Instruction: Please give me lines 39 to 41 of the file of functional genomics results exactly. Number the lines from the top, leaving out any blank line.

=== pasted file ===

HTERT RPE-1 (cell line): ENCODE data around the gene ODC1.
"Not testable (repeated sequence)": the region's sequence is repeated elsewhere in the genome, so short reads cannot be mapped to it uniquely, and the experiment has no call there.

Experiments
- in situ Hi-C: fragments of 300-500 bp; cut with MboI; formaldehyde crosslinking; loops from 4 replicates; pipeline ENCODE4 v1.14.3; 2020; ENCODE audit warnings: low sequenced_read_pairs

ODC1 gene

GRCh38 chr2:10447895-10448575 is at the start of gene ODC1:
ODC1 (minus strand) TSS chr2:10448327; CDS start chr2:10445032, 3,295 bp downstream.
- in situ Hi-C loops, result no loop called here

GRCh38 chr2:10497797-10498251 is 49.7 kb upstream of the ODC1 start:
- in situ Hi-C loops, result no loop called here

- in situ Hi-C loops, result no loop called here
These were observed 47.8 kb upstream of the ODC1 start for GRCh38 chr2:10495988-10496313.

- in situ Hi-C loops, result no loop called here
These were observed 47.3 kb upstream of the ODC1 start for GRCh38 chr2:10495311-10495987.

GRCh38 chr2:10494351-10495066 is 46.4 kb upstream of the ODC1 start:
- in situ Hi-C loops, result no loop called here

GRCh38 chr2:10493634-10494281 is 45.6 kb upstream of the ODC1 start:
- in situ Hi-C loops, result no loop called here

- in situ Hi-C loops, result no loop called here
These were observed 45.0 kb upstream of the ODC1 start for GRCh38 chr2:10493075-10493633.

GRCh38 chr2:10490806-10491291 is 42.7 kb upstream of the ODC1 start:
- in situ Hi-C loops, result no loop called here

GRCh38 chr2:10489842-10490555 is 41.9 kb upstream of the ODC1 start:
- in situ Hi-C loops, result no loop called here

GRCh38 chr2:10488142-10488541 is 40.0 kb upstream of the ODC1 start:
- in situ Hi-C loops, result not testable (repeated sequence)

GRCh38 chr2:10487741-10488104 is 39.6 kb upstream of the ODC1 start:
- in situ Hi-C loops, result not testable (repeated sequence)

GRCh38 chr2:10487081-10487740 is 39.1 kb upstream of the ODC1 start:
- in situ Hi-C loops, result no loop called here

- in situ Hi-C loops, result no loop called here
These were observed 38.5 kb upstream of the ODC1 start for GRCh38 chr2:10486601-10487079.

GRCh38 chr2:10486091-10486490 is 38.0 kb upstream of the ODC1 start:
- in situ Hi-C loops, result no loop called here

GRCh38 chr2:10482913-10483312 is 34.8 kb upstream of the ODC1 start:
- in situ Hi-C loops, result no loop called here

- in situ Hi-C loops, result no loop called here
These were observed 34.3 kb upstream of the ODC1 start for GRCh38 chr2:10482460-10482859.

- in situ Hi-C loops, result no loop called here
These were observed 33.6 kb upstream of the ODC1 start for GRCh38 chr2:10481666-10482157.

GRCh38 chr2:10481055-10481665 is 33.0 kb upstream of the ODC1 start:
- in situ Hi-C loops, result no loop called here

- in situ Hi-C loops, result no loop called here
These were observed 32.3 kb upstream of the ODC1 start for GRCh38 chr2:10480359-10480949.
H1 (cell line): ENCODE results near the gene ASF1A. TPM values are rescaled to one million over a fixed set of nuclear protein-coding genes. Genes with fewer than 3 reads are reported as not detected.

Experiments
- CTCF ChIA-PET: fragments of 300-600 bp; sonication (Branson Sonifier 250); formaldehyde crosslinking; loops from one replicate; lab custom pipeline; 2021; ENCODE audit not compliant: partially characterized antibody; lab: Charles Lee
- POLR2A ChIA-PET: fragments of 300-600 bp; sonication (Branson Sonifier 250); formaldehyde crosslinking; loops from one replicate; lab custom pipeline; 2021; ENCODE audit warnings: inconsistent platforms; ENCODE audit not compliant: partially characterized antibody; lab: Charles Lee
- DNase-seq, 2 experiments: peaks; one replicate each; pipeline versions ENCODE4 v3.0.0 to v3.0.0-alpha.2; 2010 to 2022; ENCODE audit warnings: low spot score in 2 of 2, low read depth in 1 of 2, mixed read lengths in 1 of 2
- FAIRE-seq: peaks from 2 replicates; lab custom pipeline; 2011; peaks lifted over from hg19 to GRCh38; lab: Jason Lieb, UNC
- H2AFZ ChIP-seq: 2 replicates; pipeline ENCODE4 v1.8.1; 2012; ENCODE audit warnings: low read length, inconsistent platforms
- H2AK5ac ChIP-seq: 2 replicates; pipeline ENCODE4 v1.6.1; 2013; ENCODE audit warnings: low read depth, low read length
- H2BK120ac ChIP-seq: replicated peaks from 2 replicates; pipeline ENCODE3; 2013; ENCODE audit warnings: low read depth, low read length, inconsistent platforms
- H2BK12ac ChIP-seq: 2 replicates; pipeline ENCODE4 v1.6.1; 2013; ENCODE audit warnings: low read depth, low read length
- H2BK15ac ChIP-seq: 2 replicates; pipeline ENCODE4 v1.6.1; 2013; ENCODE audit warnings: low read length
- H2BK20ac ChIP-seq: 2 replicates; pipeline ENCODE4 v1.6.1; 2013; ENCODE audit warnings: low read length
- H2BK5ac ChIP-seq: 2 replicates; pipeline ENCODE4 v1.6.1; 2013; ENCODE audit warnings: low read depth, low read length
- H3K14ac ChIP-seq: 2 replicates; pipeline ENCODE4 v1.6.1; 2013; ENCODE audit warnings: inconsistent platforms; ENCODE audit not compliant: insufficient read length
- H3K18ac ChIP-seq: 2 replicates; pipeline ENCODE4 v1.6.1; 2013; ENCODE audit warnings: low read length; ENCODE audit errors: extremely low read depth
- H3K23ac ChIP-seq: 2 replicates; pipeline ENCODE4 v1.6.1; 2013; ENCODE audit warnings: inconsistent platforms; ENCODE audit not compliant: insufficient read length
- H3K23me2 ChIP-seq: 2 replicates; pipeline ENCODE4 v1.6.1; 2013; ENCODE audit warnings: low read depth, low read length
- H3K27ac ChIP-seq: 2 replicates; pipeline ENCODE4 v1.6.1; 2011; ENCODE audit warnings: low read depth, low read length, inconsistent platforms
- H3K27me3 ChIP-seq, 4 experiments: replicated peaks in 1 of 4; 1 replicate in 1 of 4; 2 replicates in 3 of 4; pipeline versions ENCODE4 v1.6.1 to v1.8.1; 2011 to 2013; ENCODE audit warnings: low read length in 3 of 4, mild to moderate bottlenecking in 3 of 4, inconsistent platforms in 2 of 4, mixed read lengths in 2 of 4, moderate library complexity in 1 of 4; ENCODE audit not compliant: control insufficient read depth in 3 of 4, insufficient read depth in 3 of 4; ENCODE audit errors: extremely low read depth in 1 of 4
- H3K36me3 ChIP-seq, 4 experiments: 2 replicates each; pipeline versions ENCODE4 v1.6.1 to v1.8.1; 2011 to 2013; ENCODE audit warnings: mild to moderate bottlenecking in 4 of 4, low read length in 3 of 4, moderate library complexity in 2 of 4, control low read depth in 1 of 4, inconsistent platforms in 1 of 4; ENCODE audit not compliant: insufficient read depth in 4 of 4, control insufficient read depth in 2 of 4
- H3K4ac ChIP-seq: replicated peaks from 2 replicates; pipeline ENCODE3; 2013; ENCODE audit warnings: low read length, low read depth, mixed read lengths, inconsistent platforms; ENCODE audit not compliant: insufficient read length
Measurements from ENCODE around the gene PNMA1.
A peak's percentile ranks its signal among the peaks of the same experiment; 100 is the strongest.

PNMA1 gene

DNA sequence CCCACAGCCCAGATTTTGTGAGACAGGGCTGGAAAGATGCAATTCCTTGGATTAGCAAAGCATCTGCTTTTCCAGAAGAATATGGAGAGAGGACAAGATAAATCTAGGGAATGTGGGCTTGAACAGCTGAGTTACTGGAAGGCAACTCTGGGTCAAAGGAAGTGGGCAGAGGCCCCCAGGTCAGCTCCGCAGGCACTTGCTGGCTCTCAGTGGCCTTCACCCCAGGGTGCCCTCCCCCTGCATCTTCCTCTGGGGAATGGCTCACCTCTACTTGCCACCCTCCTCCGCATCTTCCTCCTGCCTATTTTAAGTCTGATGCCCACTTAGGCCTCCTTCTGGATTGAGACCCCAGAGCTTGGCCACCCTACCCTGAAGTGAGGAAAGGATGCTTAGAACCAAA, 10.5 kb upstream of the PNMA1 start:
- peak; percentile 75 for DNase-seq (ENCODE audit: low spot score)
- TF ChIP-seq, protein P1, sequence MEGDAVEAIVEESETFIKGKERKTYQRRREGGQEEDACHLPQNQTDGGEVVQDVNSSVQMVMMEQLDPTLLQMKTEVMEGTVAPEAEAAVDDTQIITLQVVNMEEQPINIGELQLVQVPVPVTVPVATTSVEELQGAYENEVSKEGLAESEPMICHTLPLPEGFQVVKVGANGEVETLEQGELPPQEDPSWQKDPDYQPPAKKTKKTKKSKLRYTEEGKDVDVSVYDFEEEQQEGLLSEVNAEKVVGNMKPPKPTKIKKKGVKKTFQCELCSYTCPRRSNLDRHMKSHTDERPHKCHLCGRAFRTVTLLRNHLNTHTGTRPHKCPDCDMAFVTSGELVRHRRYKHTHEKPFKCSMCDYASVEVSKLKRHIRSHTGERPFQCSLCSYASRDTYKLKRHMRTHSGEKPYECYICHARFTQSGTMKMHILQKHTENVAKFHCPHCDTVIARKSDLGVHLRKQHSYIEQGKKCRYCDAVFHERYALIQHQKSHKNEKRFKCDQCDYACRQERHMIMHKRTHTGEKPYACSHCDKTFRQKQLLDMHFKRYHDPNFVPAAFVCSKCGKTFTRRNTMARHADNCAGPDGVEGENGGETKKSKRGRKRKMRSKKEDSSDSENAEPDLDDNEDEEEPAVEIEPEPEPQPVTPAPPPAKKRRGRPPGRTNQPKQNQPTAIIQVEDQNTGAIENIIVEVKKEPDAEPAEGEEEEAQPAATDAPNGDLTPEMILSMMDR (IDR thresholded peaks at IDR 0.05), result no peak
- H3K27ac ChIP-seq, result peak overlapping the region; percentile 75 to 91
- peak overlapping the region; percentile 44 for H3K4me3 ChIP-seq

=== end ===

- in situ Hi-C loops, result no loop called here
These were observed 33.6 kb upstream of the ODC1 start for GRCh38 chr2:10481666-10482157.

GRCh38 chr2:10481055-10481665 is 33.0 kb upstream of the ODC1 start: